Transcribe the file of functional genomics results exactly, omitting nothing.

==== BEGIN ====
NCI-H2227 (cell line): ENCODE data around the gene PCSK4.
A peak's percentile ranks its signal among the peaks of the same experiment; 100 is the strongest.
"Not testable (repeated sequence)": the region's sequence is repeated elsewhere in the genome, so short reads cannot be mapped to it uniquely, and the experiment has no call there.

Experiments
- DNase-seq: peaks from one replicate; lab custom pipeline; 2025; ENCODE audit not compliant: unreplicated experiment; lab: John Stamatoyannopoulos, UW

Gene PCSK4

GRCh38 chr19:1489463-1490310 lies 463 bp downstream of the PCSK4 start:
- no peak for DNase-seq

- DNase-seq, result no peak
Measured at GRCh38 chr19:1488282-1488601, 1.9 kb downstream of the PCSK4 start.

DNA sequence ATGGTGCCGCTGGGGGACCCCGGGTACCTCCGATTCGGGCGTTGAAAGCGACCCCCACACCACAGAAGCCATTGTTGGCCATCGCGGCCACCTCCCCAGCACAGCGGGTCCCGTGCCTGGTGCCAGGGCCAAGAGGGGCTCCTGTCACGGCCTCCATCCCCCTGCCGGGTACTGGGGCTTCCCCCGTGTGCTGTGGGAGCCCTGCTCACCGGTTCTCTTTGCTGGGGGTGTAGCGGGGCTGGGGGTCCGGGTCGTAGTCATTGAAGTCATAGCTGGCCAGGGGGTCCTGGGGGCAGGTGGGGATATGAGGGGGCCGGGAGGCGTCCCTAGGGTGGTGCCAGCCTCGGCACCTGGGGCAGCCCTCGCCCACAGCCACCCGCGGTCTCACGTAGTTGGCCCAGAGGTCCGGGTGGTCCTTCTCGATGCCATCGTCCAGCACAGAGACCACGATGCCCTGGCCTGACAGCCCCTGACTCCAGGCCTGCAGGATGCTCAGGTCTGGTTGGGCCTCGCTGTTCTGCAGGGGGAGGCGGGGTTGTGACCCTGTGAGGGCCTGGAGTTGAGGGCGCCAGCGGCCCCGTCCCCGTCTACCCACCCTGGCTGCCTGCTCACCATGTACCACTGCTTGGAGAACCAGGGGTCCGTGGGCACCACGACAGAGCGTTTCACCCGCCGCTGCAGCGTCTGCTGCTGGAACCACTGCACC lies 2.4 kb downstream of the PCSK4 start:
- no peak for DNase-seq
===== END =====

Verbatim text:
NCI-H2227 (cell line): ENCODE data around the gene PCSK4.
A peak's percentile ranks its signal among the peaks of the same experiment; 100 is the strongest.
"Not testable (repeated sequence)": the region's sequence is repeated elsewhere in the genome, so short reads cannot be mapped to it uniquely, and the experiment has no call there.

Experiments
- DNase-seq: peaks from one replicate; lab custom pipeline; 2025; ENCODE audit not compliant: unreplicated experiment; lab: John Stamatoyannopoulos, UW

Gene PCSK4

GRCh38 chr19:1489463-1490310 lies 463 bp downstream of the PCSK4 start:
- no peak for DNase-seq

- DNase-seq, result no peak
Measured at GRCh38 chr19:1488282-1488601, 1.9 kb downstream of the PCSK4 start.

DNA sequence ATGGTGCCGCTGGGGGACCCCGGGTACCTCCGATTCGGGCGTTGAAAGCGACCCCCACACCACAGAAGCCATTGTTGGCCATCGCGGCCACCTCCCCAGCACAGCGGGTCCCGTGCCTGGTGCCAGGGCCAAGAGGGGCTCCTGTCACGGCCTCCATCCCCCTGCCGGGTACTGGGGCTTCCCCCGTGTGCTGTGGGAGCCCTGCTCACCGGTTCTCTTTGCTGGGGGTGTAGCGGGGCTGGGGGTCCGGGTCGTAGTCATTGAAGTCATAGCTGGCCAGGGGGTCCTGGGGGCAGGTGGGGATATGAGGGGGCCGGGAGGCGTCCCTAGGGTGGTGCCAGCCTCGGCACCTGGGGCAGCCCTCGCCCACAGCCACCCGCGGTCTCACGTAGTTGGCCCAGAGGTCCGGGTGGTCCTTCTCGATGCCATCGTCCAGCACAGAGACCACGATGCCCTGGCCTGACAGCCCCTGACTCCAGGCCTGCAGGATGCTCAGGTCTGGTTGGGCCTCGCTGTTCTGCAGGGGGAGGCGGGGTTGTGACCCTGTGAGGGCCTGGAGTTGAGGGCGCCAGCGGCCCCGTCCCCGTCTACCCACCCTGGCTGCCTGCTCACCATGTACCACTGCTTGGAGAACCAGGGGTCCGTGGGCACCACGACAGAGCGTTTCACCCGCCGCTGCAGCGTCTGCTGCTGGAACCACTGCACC lies 2.4 kb downstream of the PCSK4 start:
- no peak for DNase-seq